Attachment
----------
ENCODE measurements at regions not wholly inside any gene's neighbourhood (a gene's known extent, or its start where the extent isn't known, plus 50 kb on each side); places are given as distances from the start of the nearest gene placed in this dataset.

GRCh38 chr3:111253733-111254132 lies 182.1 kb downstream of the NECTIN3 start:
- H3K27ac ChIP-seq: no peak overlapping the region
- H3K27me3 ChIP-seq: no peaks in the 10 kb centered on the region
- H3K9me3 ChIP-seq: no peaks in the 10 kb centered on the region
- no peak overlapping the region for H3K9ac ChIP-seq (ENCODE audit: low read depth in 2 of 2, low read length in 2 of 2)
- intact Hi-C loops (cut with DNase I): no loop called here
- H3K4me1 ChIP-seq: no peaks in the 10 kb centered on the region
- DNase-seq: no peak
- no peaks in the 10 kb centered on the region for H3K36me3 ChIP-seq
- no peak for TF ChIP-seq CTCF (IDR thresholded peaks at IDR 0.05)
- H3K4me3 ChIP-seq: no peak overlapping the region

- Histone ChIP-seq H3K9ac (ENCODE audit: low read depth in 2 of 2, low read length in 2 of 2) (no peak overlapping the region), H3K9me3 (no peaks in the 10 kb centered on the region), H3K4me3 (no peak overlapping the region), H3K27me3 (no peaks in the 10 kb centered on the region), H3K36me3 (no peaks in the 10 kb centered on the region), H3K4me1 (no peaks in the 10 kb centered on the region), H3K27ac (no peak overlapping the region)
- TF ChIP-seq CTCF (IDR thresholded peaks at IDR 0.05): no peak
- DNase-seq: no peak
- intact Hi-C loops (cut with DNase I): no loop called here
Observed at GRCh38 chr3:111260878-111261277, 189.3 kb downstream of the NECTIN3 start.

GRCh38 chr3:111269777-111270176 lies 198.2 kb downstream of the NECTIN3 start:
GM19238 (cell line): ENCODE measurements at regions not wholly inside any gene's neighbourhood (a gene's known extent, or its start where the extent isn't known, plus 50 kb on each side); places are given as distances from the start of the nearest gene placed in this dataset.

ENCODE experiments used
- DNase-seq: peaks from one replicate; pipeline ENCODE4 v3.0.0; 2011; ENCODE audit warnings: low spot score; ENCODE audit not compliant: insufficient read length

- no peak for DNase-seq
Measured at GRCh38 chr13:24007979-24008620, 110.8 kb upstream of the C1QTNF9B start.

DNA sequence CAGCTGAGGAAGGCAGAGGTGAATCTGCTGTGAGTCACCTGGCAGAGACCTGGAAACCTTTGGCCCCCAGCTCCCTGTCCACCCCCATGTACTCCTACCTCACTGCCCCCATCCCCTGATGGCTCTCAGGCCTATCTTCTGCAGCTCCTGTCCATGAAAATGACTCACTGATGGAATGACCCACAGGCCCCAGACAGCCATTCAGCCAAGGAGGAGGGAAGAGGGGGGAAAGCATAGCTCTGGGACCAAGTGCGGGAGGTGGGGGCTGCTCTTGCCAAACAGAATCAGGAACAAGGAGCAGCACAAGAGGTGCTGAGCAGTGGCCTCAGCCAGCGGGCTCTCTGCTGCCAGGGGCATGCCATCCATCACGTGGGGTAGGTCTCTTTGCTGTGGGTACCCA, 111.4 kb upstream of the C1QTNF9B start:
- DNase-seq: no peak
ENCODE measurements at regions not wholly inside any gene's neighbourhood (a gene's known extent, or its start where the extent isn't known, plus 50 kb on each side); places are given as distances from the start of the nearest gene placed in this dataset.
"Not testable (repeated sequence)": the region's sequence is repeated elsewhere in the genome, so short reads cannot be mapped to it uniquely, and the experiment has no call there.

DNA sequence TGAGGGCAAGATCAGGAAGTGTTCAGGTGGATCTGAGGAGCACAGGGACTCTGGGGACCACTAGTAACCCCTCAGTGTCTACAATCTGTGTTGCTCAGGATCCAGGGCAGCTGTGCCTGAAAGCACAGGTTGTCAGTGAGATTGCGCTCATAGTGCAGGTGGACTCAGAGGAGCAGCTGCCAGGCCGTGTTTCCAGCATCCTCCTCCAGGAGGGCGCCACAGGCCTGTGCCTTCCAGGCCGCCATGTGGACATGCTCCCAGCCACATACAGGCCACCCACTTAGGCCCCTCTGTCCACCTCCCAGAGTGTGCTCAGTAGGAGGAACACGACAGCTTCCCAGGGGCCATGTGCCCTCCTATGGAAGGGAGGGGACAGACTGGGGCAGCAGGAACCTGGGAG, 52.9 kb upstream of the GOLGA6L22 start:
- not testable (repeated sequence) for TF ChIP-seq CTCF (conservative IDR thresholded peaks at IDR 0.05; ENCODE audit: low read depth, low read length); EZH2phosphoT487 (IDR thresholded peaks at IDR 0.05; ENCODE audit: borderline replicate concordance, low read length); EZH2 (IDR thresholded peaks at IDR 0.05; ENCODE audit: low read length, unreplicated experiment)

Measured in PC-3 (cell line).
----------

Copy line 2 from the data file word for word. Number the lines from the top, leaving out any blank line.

GRCh38 chr3:111253733-111254132 lies 182.1 kb downstream of the NECTIN3 start: